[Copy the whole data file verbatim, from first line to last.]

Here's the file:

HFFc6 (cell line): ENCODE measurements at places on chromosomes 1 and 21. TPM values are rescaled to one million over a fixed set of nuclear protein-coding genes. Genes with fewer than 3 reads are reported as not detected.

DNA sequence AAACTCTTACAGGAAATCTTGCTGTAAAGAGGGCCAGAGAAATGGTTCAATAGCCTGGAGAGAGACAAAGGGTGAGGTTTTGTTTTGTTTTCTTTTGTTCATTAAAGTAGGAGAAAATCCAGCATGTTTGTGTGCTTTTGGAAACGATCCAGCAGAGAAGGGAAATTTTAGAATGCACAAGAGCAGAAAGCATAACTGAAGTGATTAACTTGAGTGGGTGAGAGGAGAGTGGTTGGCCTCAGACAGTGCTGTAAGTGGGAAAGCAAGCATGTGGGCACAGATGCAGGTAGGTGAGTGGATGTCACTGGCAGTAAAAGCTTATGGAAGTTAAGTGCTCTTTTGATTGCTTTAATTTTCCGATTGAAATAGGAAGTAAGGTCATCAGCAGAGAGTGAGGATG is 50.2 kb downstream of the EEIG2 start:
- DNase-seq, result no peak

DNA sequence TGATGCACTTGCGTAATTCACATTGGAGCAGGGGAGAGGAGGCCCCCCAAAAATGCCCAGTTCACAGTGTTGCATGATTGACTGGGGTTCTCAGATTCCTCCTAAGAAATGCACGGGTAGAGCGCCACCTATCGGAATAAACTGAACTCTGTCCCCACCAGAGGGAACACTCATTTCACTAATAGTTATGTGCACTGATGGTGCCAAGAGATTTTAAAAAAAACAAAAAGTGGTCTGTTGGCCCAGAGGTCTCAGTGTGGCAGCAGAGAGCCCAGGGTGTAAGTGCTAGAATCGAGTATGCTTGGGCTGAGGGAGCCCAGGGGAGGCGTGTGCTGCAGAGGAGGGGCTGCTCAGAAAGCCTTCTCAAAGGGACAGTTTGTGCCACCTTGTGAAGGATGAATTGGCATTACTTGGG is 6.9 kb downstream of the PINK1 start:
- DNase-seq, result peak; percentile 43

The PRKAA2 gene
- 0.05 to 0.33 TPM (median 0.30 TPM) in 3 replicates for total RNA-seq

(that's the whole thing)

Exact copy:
HFFc6 (cell line): ENCODE measurements at places on chromosomes 1 and 21. TPM values are rescaled to one million over a fixed set of nuclear protein-coding genes. Genes with fewer than 3 reads are reported as not detected.

DNA sequence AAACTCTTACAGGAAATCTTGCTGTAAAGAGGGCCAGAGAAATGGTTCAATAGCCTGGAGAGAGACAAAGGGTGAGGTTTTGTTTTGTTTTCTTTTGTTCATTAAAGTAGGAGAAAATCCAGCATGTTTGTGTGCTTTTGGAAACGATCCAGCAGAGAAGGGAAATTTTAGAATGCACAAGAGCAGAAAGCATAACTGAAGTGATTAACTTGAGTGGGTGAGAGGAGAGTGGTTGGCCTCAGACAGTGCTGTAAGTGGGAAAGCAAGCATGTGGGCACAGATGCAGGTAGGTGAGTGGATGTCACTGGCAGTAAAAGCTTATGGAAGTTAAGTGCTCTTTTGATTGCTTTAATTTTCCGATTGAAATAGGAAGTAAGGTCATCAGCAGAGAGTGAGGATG is 50.2 kb downstream of the EEIG2 start:
- DNase-seq, result no peak

DNA sequence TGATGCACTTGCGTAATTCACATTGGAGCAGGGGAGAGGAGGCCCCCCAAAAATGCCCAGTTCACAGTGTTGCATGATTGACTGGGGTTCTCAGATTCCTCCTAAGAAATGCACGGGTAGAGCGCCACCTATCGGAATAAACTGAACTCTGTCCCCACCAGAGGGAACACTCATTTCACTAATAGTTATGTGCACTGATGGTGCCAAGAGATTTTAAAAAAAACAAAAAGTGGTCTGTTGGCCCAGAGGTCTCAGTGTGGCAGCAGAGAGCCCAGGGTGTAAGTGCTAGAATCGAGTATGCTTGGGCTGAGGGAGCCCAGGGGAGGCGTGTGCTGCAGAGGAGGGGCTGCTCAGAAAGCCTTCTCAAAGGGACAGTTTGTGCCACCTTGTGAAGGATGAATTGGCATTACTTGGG is 6.9 kb downstream of the PINK1 start:
- DNase-seq, result peak; percentile 43

The PRKAA2 gene
- 0.05 to 0.33 TPM (median 0.30 TPM) in 3 replicates for total RNA-seq